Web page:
brush pen comparison

Pentel sign fude touch

The Pentel sign fude touch is a great beginner pen! It is one of the first brush pens I really learned how to use and I love how this pen comes in different colors. You can get the entire set with the 12-pack!

  • Feel: Easy to hold. It is the size of most regular pens that you write with.
  • Flexibility: Very flexible and similar to the Tombow Fude soft tip. Great for writing long pieces and a lot of words.
  • Sharpness: Stays sharp for a long time.
  • Ink: Comes in several different colors! My favorite colors are black, gray, ochre (gold).

brush pen comparison

Pentel sign fine point

The Pentel sign fine point is NOT a brush pen. Instead, it simply has a fine tip with no flex to it, making it impossible to create brush calligraphy. I included this pen in this comparison post to emphasize its distinction from the Pentel sign FUDE TOUCH, which I discussed above.

brush pen comparison

Video: Brush Pen Comparison

Watch this video as I review each of the pens above and demonstrate how they write:

So there you have it! The four brush pens I use for brush calligraphy. In future posts, I will share more practice drills and tips for improving your brush calligraphy. This post should help those of you with learning the basics and getting started, which will set a great foundation for you to tackle more advanced techniques.

~ ~ ~

It’s your turn!

Which brush pens do you love to use? Which ones do you want to try?

What is the next brush pen I should get? I love trying new things!

To help me prepare for future posts, what other aspects of brush calligraphy would you like me to explain and demonstrate?

~ ~ ~

P.S. If you liked this post, I’d love if you would share it!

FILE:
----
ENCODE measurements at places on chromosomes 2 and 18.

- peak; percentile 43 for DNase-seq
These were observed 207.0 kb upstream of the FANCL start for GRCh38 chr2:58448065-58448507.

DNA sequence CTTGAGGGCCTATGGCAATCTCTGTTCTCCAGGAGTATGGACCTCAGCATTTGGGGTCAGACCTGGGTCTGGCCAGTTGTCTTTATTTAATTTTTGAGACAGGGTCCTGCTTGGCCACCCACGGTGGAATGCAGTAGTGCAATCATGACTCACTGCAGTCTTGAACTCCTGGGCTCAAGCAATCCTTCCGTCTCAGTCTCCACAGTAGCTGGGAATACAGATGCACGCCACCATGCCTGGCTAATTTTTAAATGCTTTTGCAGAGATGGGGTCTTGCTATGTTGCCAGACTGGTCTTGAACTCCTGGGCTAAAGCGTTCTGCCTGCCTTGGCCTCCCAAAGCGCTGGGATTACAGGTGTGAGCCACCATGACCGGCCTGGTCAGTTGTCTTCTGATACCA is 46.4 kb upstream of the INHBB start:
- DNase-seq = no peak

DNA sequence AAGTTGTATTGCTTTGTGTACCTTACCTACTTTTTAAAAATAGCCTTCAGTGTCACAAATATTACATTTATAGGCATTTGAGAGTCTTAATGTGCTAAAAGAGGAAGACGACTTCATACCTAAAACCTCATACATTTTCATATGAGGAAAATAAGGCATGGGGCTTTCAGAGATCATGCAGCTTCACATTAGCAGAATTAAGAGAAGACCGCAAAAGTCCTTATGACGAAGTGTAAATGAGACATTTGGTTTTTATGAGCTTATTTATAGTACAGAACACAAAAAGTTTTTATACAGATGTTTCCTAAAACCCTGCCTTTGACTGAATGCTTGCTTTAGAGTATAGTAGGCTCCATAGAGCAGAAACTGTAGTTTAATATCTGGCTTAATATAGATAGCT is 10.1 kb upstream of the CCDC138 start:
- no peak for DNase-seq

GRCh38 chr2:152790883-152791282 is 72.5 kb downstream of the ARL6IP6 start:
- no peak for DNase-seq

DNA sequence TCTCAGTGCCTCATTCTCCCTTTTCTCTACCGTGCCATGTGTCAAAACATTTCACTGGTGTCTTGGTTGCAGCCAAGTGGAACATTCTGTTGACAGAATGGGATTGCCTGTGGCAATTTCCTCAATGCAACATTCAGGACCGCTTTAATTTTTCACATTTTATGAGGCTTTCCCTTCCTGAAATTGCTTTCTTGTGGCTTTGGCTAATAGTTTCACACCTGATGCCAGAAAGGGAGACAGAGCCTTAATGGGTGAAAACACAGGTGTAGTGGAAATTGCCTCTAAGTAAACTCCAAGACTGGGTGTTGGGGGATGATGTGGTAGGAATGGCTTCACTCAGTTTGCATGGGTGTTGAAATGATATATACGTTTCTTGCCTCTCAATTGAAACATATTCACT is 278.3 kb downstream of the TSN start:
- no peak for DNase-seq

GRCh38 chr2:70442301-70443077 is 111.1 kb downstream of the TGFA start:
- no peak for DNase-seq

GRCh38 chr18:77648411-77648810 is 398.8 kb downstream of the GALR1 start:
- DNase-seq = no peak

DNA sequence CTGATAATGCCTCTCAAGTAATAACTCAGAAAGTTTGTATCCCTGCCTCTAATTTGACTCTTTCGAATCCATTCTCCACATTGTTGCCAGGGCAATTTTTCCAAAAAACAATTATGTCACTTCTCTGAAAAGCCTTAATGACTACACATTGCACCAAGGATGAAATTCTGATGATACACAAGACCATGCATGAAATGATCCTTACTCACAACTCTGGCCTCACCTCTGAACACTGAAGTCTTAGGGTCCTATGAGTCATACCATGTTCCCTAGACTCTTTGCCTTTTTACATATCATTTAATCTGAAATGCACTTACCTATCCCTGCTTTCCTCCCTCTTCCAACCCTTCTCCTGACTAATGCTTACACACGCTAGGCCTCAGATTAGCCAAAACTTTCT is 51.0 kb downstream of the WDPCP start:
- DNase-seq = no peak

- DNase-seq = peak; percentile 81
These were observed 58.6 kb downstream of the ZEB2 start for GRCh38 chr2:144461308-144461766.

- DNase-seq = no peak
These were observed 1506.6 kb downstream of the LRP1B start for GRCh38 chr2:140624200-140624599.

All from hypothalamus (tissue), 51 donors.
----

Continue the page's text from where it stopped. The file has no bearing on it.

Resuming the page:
P. P. S. Be sure you are subscribed to my blog below so you don’t miss a post!

17 thoughts on “A comparison of my favorite brush calligraphy pens

  1. Stefania Gulmini says:

    Hi Sharisse!!! I liked very much your post cause me also I’m interested in all these kind of brush pens!!!
    …Only one thing from my poin of view: I was curious to see in the pictures the points of the pens!!!😀


    • piecescalligraphy says:

      Oh! That’s a great idea! I can’t believe I forgot to include photos of the tips! I will certainly work on sharing a photo, even if it’s on Instagram for now. Thanks for the suggestion!!!


  2. Lisa says:

    Hi Sharisse, as usual I love that you added a video. I alway find video so much more interactive and easy to understand. I like to mix my pen and ink lettering with watercolor painting so I’m always looking for good waterproof inks. I know the Tombow pens are NOT waterproof but do you know if any of the others are permanent?

    Liked by 1 person

    • Stephanie Ko says:

      The Tombow dual brush pens are definitely not waterproof, but I haven’t had too many issues with the Fudenosuke brushes! I also use the Pilot Futayaku brush pen, which is definitely waterproof and works great with watercolour as well🙂